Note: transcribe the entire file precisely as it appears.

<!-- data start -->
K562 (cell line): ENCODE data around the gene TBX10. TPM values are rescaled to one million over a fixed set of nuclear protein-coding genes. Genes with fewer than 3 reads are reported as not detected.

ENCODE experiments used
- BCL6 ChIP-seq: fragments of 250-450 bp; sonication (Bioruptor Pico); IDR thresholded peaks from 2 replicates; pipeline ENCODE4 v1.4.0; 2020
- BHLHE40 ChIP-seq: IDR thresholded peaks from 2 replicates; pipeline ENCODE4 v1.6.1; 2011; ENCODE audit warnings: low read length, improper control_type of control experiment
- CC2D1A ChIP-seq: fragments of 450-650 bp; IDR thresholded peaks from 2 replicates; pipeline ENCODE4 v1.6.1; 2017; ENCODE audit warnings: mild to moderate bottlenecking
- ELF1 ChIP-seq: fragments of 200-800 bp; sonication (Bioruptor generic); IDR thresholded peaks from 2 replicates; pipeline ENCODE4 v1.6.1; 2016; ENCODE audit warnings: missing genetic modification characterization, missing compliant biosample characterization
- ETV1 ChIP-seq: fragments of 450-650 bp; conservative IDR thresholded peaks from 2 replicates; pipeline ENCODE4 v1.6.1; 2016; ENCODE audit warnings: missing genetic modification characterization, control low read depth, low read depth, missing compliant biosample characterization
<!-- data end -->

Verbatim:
K562 (cell line): ENCODE data around the gene TBX10. TPM values are rescaled to one million over a fixed set of nuclear protein-coding genes. Genes with fewer than 3 reads are reported as not detected.

ENCODE experiments used
- BCL6 ChIP-seq: fragments of 250-450 bp; sonication (Bioruptor Pico); IDR thresholded peaks from 2 replicates; pipeline ENCODE4 v1.4.0; 2020
- BHLHE40 ChIP-seq: IDR thresholded peaks from 2 replicates; pipeline ENCODE4 v1.6.1; 2011; ENCODE audit warnings: low read length, improper control_type of control experiment
- CC2D1A ChIP-seq: fragments of 450-650 bp; IDR thresholded peaks from 2 replicates; pipeline ENCODE4 v1.6.1; 2017; ENCODE audit warnings: mild to moderate bottlenecking
- ELF1 ChIP-seq: fragments of 200-800 bp; sonication (Bioruptor generic); IDR thresholded peaks from 2 replicates; pipeline ENCODE4 v1.6.1; 2016; ENCODE audit warnings: missing genetic modification characterization, missing compliant biosample characterization
- ETV1 ChIP-seq: fragments of 450-650 bp; conservative IDR thresholded peaks from 2 replicates; pipeline ENCODE4 v1.6.1; 2016; ENCODE audit warnings: missing genetic modification characterization, control low read depth, low read depth, missing compliant biosample characterization